The orientation of the layer. The default (
automatically determines the orientation from the aesthetic mapping. In the
rare event that this fails it can be given explicitly by setting
"y". See the Orientation section for more detail.
logical. Should this layer be included in the legends?
NA, the default, includes if any aesthetics are mapped.
FALSE never includes, and
TRUE always includes.
It can also be a named logical vector to finely select the aesthetics to
FALSE, overrides the default aesthetics,
rather than combining with them. This is most useful for helper functions
that define both data and aesthetics and shouldn't inherit behaviour from
the default plot specification, e.g.
The statistical transformation to use on the data for this
layer, either as a
Geom subclass or as a string naming the
stat stripped of the
stat_ prefix (e.g.
"count" rather than
There are two available ways to define the x-axis borders for the samples to spread within:
method == "density"A density kernel is estimated along the y-axis for every sample group, and
the samples are spread within that curve. In effect this means that points
will be positioned randomly within a violin plot with the same parameters.
method == "counts":The borders are defined by the number of samples that occupy the same bin.
geom_sina understand the following aesthetics (required aesthetics are in bold):
The density or sample counts per bin for each point
density scaled by the maximum density in each group
The number of points in the group the point belong to
This geom treats each axis differently and, thus, can thus have two orientations. Often the orientation is easy to deduce from a combination of the given mappings and the types of positional scales in use. Thus, ggplot2 will by default try to guess which orientation the layer should have. Under rare circumstances, the orientation is ambiguous and guessing may fail. In that case the orientation can be specified directly using the
orientation parameter, which can be either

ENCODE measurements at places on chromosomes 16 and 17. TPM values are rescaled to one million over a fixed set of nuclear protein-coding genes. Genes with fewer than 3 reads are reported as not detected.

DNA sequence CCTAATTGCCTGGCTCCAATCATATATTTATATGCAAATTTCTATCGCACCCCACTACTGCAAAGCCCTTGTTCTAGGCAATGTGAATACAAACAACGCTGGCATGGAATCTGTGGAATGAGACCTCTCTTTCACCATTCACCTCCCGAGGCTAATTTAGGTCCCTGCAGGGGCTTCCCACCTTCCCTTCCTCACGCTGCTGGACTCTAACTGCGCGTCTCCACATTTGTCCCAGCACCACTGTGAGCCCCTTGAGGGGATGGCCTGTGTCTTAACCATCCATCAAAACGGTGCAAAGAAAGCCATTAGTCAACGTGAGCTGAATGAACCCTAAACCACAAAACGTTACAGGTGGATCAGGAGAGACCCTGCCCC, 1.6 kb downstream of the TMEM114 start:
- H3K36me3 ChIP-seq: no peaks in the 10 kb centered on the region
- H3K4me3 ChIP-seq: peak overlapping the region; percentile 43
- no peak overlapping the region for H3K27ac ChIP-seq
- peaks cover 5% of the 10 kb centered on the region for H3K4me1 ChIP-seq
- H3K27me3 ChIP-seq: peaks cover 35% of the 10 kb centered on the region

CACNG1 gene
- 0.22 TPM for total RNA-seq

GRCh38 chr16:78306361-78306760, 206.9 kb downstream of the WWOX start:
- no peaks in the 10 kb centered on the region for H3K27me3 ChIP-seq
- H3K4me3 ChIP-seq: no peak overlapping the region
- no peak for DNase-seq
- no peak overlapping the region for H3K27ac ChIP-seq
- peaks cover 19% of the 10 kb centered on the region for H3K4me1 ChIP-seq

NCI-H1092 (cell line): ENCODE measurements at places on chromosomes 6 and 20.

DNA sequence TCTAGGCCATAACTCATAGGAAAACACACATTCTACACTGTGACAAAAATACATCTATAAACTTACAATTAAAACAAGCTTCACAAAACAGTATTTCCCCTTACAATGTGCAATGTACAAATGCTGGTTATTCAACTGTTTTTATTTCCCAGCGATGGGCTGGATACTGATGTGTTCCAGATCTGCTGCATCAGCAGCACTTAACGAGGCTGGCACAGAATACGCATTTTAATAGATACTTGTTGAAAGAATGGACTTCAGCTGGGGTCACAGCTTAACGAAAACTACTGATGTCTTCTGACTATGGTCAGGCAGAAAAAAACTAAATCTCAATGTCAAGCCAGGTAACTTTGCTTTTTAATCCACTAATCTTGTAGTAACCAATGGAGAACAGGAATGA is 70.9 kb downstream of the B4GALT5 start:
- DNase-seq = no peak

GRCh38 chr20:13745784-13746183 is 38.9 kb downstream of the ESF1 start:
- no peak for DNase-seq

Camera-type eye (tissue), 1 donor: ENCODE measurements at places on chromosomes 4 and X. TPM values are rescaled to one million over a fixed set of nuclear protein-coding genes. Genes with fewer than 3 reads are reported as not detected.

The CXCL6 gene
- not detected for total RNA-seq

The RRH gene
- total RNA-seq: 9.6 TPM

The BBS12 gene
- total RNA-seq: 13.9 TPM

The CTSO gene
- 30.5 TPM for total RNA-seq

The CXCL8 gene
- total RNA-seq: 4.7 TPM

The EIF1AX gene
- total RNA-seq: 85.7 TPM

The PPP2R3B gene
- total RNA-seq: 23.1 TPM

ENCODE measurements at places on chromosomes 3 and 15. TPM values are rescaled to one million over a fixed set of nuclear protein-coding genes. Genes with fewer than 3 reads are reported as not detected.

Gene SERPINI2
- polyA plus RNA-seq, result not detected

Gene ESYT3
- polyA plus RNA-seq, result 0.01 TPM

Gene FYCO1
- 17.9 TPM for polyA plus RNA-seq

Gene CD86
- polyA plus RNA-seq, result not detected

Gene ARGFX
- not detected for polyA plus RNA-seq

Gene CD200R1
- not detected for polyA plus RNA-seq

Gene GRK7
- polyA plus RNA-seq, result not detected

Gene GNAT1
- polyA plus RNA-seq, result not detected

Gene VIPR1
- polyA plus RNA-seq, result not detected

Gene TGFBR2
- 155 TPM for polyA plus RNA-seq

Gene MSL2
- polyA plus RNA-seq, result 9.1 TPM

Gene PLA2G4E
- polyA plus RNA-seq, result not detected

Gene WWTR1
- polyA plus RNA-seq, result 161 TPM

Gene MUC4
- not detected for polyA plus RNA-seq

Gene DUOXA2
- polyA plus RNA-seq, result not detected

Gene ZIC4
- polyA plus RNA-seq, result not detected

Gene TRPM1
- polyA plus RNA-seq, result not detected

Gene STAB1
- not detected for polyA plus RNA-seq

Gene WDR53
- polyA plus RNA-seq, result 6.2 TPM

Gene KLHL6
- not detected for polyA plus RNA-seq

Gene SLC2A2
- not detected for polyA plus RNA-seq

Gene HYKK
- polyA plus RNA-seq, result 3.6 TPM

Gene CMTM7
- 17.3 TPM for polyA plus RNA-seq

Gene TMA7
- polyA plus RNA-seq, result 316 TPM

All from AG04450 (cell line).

"y". The value gives the axis that the geom should run along,
"x" being the default orientation you would expect for the geom.
ggplot(midwest, aes(state, area)) + geom_point() # Boxplot and Violin plots convey information on the distribution but not the # number of samples, while Jitter does the opposite. ggplot(midwest, aes(state, area)) + geom_violin() ggplot(midwest, aes(state, area)) + geom_jitter() # Sina does both! ggplot(midwest, aes(state, area)) + geom_violin() + geom_sina() p <- ggplot(midwest, aes(state, popdensity)) + scale_y_log10() p + geom_sina() # Colour the points based on the data set's columns p + geom_sina(aes(colour = inmetro)) # Or any other way cols <- midwest$popdensity > 10000 p + geom_sina(colour = cols + 1L) # Sina plots with continuous x: ggplot(midwest, aes(cut_width(area, 0.02), popdensity)) + geom_sina() + scale_y_log10() ### Sample gaussian distributions # Unimodal a <- rnorm(500, 6, 1) b <- rnorm(400, 5, 1.5) # Bimodal c <- c(rnorm(200, 3, .7), rnorm(50, 7, 0.4)) # Trimodal d <- c(rnorm(200, 2, 0.7), rnorm(300, 5.5, 0.4), rnorm(100, 8, 0.4)) df <- data.frame( 'Distribution' = c( rep('Unimodal 1', length(a)), rep('Unimodal 2', length(b)), rep('Bimodal', length(c)), rep('Trimodal', length(d)) ), 'Value' = c(a, b, c, d) ) # Reorder levels df$Distribution <- factor( df$Distribution, levels(df$Distribution)[c(3, 4, 1, 2)] ) p <- ggplot(df, aes(Distribution, Value)) p + geom_boxplot() p + geom_violin() + geom_sina() # By default, Sina plot scales the width of the class according to the width # of the class with the highest density. Turn group-wise scaling off with: p + geom_violin() + geom_sina(scale = FALSE)